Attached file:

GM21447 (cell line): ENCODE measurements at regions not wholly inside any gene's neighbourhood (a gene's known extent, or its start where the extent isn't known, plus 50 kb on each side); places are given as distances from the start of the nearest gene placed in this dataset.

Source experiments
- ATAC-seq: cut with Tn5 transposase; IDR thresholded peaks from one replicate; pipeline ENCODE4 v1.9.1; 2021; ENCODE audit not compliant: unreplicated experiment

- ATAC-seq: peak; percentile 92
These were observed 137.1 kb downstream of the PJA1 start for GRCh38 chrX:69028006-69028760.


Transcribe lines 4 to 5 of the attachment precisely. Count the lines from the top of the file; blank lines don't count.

- ATAC-seq: peak; percentile 92
These were observed 137.1 kb downstream of the PJA1 start for GRCh38 chrX:69028006-69028760.